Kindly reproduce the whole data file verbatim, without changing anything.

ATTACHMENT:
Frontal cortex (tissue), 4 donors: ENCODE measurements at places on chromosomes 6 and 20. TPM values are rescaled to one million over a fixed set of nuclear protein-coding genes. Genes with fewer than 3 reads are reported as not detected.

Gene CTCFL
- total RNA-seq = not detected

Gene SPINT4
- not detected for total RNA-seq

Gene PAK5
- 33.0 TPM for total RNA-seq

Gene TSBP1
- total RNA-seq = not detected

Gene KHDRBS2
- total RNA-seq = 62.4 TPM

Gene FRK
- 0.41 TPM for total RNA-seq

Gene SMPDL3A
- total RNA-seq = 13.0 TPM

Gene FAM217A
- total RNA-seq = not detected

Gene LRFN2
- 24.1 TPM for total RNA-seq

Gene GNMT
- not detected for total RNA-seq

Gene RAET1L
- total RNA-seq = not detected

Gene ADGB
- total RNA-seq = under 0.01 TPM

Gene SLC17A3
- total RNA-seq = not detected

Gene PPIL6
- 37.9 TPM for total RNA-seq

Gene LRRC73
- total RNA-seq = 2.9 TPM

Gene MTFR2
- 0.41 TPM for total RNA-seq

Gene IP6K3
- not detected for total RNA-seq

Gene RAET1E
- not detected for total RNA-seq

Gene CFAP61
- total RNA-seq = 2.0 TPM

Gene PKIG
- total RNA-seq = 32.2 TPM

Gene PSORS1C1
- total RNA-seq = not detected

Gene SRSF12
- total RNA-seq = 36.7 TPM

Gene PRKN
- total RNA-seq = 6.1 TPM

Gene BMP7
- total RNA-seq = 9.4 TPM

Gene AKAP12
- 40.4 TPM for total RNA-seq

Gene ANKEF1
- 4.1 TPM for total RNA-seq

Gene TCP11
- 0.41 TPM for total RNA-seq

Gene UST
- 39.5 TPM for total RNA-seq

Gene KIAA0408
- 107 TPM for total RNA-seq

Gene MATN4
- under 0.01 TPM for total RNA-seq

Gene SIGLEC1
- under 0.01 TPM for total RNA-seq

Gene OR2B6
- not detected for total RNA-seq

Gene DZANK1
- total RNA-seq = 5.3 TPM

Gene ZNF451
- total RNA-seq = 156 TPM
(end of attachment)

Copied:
Frontal cortex (tissue), 4 donors: ENCODE measurements at places on chromosomes 6 and 20. TPM values are rescaled to one million over a fixed set of nuclear protein-coding genes. Genes with fewer than 3 reads are reported as not detected.

Gene CTCFL
- total RNA-seq = not detected

Gene SPINT4
- not detected for total RNA-seq

Gene PAK5
- 33.0 TPM for total RNA-seq

Gene TSBP1
- total RNA-seq = not detected

Gene KHDRBS2
- total RNA-seq = 62.4 TPM

Gene FRK
- 0.41 TPM for total RNA-seq

Gene SMPDL3A
- total RNA-seq = 13.0 TPM

Gene FAM217A
- total RNA-seq = not detected

Gene LRFN2
- 24.1 TPM for total RNA-seq

Gene GNMT
- not detected for total RNA-seq

Gene RAET1L
- total RNA-seq = not detected

Gene ADGB
- total RNA-seq = under 0.01 TPM

Gene SLC17A3
- total RNA-seq = not detected

Gene PPIL6
- 37.9 TPM for total RNA-seq

Gene LRRC73
- total RNA-seq = 2.9 TPM

Gene MTFR2
- 0.41 TPM for total RNA-seq

Gene IP6K3
- not detected for total RNA-seq

Gene RAET1E
- not detected for total RNA-seq

Gene CFAP61
- total RNA-seq = 2.0 TPM

Gene PKIG
- total RNA-seq = 32.2 TPM

Gene PSORS1C1
- total RNA-seq = not detected

Gene SRSF12
- total RNA-seq = 36.7 TPM

Gene PRKN
- total RNA-seq = 6.1 TPM

Gene BMP7
- total RNA-seq = 9.4 TPM

Gene AKAP12
- 40.4 TPM for total RNA-seq

Gene ANKEF1
- 4.1 TPM for total RNA-seq

Gene TCP11
- 0.41 TPM for total RNA-seq

Gene UST
- 39.5 TPM for total RNA-seq

Gene KIAA0408
- 107 TPM for total RNA-seq

Gene MATN4
- under 0.01 TPM for total RNA-seq

Gene SIGLEC1
- under 0.01 TPM for total RNA-seq

Gene OR2B6
- not detected for total RNA-seq

Gene DZANK1
- total RNA-seq = 5.3 TPM

Gene ZNF451
- total RNA-seq = 156 TPM